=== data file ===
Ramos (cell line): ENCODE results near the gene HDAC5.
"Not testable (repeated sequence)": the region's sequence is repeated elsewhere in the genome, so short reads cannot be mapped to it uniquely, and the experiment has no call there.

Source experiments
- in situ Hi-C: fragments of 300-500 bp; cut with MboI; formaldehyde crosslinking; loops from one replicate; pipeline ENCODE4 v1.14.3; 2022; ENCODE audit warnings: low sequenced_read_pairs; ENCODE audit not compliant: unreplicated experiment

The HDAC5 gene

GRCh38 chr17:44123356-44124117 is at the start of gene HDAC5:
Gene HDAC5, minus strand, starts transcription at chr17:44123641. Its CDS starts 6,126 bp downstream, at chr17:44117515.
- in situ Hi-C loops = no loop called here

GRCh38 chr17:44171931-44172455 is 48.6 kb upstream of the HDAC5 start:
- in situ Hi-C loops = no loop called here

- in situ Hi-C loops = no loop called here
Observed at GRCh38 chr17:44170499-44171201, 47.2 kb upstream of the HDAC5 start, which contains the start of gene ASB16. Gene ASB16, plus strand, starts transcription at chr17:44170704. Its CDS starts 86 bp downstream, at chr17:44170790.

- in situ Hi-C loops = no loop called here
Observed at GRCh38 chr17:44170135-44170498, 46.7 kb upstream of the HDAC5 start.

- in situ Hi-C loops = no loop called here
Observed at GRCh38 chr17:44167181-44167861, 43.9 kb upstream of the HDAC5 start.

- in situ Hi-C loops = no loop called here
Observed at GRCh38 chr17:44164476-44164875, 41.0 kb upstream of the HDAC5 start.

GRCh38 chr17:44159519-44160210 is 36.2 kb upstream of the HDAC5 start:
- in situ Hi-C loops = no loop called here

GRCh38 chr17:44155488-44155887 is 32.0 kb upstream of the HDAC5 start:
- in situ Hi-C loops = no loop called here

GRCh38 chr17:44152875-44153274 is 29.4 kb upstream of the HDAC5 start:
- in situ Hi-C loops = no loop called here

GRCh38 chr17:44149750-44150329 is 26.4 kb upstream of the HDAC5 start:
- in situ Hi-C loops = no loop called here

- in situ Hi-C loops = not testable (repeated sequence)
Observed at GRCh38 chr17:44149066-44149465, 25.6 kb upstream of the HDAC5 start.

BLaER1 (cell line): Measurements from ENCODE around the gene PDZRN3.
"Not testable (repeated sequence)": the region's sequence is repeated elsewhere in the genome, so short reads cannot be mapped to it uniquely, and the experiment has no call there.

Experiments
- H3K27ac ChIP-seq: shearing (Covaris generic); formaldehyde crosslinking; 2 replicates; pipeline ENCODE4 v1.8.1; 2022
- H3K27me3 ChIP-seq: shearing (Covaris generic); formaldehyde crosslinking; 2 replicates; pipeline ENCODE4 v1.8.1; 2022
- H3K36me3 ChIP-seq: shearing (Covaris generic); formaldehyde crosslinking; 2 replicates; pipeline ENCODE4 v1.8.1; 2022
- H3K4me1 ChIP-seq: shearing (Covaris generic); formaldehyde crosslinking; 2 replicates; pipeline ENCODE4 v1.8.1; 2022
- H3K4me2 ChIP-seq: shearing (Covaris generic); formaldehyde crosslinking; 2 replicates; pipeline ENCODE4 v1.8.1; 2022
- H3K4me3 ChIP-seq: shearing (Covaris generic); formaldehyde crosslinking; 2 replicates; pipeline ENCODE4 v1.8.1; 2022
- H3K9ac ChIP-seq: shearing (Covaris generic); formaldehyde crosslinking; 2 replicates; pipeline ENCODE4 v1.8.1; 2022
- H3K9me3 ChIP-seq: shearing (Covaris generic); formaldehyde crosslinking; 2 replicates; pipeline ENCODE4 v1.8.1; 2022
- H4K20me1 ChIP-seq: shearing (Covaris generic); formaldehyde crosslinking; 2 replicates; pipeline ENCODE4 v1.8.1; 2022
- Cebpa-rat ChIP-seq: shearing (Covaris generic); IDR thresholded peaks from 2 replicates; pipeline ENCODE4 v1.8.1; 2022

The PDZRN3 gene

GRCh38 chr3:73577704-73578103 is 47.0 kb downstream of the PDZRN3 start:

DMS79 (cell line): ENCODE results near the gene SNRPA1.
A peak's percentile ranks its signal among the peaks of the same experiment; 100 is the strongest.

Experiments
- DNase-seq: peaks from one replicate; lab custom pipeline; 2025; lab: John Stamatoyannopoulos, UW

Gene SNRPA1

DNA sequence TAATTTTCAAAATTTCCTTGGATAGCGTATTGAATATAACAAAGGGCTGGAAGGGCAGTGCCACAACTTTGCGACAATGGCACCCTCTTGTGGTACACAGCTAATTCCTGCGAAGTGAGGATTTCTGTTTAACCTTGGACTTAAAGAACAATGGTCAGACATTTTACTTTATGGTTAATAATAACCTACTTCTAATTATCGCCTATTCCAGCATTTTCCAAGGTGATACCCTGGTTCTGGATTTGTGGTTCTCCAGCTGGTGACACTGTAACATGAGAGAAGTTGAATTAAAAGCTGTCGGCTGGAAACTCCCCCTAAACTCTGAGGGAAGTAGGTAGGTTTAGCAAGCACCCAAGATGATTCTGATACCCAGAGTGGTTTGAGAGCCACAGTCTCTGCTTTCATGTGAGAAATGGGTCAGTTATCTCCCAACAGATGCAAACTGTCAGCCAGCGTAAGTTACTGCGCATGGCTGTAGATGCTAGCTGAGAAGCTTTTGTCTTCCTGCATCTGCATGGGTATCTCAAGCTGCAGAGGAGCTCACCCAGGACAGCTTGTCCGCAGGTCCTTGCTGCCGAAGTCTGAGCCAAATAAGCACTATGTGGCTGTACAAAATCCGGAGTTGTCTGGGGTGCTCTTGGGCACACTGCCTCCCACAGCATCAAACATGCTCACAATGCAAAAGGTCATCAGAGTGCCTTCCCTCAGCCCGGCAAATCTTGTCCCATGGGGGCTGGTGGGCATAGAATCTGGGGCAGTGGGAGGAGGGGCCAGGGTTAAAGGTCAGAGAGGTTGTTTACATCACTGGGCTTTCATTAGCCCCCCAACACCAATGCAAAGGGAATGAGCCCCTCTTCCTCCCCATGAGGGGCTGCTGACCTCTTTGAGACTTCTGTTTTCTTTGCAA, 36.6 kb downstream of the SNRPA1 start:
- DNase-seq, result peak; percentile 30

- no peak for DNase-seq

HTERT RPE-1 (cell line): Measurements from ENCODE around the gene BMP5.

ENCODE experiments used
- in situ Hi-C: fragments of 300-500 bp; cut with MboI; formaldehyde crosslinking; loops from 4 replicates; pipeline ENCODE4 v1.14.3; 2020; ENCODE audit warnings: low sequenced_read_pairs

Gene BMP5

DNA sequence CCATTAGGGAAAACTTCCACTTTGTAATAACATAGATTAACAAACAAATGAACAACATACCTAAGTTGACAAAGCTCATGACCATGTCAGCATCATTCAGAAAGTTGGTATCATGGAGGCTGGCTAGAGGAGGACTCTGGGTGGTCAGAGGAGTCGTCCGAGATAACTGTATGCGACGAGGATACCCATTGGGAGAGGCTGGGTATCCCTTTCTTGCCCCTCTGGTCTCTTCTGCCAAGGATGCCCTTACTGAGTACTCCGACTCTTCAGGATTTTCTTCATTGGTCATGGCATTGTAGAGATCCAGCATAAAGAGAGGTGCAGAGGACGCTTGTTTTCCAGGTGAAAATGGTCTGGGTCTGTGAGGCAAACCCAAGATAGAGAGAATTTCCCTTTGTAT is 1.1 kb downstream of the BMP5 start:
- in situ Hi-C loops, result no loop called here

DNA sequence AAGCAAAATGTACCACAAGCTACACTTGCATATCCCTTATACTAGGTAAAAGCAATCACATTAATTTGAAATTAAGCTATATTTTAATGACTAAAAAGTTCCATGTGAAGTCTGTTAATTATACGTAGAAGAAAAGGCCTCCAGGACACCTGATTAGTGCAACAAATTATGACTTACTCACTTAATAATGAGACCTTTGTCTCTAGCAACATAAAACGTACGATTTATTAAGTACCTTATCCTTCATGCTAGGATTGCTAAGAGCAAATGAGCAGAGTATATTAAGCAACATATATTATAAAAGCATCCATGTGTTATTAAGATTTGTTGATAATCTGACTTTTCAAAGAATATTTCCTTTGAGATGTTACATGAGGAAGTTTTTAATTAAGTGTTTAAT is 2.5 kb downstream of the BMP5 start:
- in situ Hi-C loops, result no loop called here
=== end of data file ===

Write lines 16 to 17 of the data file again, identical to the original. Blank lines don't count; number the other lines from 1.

Observed at GRCh38 chr17:44167181-44167861, 43.9 kb upstream of the HDAC5 start.

- in situ Hi-C loops = no loop called here